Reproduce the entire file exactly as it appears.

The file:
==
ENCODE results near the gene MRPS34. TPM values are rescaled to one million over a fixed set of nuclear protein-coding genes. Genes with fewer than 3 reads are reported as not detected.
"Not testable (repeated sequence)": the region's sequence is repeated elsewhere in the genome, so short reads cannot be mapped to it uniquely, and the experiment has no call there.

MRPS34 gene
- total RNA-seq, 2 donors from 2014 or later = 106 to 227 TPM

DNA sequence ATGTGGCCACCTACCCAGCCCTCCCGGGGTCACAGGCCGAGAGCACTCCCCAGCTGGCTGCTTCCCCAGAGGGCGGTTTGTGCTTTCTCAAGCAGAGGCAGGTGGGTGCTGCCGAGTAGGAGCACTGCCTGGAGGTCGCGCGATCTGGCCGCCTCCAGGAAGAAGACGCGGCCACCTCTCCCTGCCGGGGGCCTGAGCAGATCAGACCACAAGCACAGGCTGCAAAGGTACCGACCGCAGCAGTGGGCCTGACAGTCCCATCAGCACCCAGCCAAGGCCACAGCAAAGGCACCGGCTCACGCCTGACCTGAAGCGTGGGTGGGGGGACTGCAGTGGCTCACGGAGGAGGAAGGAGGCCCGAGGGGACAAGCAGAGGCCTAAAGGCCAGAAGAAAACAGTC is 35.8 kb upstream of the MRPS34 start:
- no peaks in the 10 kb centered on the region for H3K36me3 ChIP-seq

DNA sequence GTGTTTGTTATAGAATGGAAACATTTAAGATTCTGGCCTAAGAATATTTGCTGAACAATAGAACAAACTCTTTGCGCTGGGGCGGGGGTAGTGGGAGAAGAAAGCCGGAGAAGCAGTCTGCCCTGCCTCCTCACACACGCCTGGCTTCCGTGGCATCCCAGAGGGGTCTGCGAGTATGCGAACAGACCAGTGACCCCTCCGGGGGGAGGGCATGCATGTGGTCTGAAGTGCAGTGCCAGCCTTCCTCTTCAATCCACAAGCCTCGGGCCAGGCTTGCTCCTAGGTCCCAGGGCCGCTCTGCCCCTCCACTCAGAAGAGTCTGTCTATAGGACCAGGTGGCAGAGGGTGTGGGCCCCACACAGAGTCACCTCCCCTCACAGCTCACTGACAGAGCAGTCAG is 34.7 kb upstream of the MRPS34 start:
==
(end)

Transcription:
ENCODE results near the gene MRPS34. TPM values are rescaled to one million over a fixed set of nuclear protein-coding genes. Genes with fewer than 3 reads are reported as not detected.
"Not testable (repeated sequence)": the region's sequence is repeated elsewhere in the genome, so short reads cannot be mapped to it uniquely, and the experiment has no call there.

MRPS34 gene
- total RNA-seq, 2 donors from 2014 or later = 106 to 227 TPM

DNA sequence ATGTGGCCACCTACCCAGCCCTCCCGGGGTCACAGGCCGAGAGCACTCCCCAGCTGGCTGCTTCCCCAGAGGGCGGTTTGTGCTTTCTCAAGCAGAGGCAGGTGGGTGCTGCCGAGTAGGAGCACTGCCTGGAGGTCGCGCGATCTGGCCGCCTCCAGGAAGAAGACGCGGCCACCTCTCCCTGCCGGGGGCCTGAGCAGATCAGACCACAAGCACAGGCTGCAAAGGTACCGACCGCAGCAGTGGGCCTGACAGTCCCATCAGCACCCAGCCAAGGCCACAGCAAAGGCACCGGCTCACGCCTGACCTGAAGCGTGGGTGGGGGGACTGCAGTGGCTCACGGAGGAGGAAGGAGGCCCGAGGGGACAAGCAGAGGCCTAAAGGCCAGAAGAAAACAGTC is 35.8 kb upstream of the MRPS34 start:
- no peaks in the 10 kb centered on the region for H3K36me3 ChIP-seq

DNA sequence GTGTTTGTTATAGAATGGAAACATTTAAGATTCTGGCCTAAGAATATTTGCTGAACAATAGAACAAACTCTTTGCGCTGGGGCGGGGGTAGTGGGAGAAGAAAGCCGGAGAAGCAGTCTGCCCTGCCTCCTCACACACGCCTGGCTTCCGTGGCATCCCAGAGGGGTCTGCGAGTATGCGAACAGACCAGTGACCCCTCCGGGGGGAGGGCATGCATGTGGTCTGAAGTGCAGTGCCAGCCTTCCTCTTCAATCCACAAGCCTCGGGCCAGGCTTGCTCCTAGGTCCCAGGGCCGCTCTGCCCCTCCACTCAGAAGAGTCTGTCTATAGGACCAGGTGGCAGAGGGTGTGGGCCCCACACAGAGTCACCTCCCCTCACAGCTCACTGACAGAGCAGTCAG is 34.7 kb upstream of the MRPS34 start: